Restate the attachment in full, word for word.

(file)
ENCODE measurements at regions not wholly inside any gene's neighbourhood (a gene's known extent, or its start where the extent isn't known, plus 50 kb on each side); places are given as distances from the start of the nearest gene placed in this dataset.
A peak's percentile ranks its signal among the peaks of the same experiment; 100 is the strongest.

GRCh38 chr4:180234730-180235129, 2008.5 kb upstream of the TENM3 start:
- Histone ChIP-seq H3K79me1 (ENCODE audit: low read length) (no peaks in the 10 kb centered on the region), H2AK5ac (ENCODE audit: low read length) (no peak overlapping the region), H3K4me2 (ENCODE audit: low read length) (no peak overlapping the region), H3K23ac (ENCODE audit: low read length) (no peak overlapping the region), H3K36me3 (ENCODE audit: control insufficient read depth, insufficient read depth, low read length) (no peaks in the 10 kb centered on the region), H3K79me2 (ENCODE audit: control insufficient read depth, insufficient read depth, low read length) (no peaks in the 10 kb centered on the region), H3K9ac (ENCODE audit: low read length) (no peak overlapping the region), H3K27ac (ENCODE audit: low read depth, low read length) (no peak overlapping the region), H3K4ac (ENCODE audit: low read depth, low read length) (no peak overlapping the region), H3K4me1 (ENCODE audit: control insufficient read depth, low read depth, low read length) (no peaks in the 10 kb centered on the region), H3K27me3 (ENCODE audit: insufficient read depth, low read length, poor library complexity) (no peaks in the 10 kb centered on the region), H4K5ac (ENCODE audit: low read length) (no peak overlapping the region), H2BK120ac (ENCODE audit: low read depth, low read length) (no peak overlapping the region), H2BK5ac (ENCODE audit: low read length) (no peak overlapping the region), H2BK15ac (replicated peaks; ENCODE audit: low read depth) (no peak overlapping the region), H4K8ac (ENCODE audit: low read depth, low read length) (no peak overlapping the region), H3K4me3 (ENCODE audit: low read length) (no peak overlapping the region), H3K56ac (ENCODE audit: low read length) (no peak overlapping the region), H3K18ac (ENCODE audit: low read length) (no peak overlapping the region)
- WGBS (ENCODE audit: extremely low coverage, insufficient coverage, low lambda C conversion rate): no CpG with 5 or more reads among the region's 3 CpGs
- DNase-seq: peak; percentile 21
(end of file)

ENCODE measurements at regions not wholly inside any gene's neighbourhood (a gene's known extent, or its start where the extent isn't known, plus 50 kb on each side); places are given as distances from the start of the nearest gene placed in this dataset.
A peak's percentile ranks its signal among the peaks of the same experiment; 100 is the strongest.

GRCh38 chr4:180234730-180235129, 2008.5 kb upstream of the TENM3 start:
- Histone ChIP-seq H3K79me1 (ENCODE audit: low read length) (no peaks in the 10 kb centered on the region), H2AK5ac (ENCODE audit: low read length) (no peak overlapping the region), H3K4me2 (ENCODE audit: low read length) (no peak overlapping the region), H3K23ac (ENCODE audit: low read length) (no peak overlapping the region), H3K36me3 (ENCODE audit: control insufficient read depth, insufficient read depth, low read length) (no peaks in the 10 kb centered on the region), H3K79me2 (ENCODE audit: control insufficient read depth, insufficient read depth, low read length) (no peaks in the 10 kb centered on the region), H3K9ac (ENCODE audit: low read length) (no peak overlapping the region), H3K27ac (ENCODE audit: low read depth, low read length) (no peak overlapping the region), H3K4ac (ENCODE audit: low read depth, low read length) (no peak overlapping the region), H3K4me1 (ENCODE audit: control insufficient read depth, low read depth, low read length) (no peaks in the 10 kb centered on the region), H3K27me3 (ENCODE audit: insufficient read depth, low read length, poor library complexity) (no peaks in the 10 kb centered on the region), H4K5ac (ENCODE audit: low read length) (no peak overlapping the region), H2BK120ac (ENCODE audit: low read depth, low read length) (no peak overlapping the region), H2BK5ac (ENCODE audit: low read length) (no peak overlapping the region), H2BK15ac (replicated peaks; ENCODE audit: low read depth) (no peak overlapping the region), H4K8ac (ENCODE audit: low read depth, low read length) (no peak overlapping the region), H3K4me3 (ENCODE audit: low read length) (no peak overlapping the region), H3K56ac (ENCODE audit: low read length) (no peak overlapping the region), H3K18ac (ENCODE audit: low read length) (no peak overlapping the region)
- WGBS (ENCODE audit: extremely low coverage, insufficient coverage, low lambda C conversion rate): no CpG with 5 or more reads among the region's 3 CpGs
- DNase-seq: peak; percentile 21